Monday, April 8, 2013



Ideally our children will have no lead in their systems. Unfortunately many of us live in environments where our kids are in fact getting exposed.

Between the ages of 9-15 months, many doctors will suggest a routine blood test. Most often we will order a CBC ( complete blood count) which will check their iron level and a lead level.
Typically the lowest report that we get from most labs will be < 3. It is rarely reported as an actual 0.
Anything over 3 means that there is some measurable lead exposure.
No result over 5 should be ignored.
A level higher than 10 is cause for concern.
A level higher than 45 needs urgent medical attention.

As of this year 2013:
If your child in San Francisco has any measurable lead level the city will send out a public health nurse to help you explore your environment and see if they can figure out the source.

Common Sources can include:

*paint chips. (House built before 1978 are most at risk)
*lead pipes (run the cold water for a minute or so before drinking) 
...Use the initial water for watering plants or something

*keys ( don't let your child chew on them)

*Brightly painted pottery or toys ( beware of things imported from different countries The brighter the color, the more apt they are to have lead)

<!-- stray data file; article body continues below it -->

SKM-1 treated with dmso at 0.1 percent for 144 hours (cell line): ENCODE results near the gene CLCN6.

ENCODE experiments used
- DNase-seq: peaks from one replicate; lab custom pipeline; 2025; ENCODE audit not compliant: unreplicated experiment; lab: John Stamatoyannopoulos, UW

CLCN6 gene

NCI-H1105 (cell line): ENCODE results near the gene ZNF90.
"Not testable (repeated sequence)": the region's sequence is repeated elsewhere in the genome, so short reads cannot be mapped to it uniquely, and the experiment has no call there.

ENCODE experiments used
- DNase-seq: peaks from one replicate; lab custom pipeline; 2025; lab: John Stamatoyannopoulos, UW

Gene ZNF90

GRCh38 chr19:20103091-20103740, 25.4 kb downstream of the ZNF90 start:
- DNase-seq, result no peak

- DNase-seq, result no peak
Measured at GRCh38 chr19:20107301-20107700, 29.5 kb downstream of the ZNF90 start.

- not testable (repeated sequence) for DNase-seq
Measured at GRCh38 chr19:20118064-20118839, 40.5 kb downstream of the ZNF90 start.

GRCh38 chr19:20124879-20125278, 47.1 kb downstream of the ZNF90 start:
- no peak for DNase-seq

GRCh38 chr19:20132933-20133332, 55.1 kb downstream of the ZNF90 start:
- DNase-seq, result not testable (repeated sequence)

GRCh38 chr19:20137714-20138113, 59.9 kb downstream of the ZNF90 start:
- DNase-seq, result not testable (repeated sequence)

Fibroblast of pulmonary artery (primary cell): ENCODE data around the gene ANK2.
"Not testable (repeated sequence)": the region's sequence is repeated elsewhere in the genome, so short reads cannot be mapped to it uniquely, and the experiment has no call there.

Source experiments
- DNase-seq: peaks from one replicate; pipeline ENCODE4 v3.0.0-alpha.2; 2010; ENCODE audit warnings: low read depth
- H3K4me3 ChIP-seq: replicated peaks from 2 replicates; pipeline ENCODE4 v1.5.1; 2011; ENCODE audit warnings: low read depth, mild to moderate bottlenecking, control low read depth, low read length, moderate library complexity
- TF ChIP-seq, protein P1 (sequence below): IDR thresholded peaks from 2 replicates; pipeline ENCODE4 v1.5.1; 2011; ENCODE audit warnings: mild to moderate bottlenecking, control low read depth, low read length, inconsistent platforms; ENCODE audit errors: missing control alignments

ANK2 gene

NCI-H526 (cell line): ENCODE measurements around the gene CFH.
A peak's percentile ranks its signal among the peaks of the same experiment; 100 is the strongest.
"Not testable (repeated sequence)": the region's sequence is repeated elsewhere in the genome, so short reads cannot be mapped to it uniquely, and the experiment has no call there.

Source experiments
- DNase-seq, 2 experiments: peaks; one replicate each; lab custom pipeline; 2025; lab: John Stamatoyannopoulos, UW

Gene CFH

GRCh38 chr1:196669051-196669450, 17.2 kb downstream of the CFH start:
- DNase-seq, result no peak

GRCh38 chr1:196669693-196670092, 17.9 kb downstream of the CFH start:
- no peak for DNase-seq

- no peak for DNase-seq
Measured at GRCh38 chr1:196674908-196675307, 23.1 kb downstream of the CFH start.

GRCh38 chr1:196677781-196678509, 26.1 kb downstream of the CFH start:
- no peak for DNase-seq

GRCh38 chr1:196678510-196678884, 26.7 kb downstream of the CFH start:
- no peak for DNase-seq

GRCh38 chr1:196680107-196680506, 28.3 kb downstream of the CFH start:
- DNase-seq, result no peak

*Antique furniture varnish

*Some lipstick brands

*Some candies imported from other countries

*some computer cables ( of course chewing on cables is not a good idea no matter what)

*Dirt and sand that get tracked in from outdoors

Most of the lead gets into your child from the hand to mouth route. They either chew on something directly, or put hands that have been in contact with lead dust into their mouths.

Prevention is the best defense!
Do the best you can to make sure there are no obvious lead sources inside your home.
Consider having a 'shoes off' policy to avoid tracking lead dust inside.
Make sure your kids get in the habit of frequent hand washing, especially before meals and snacks

A nutritious diet is VERY important. Iron, calcium and Vitamin C compete with lead for absorption.

If you have any concerns about your home, regardless of whether or not your child has been tested, call the SF lead program to arrange a public health nurse visit.

The SF department of Public health lead prevention program phone number is 415-252-3888
The public health nurse is Margarita Herrera 415-252-3897

Below is a link to information regarding lead for Pregnant women

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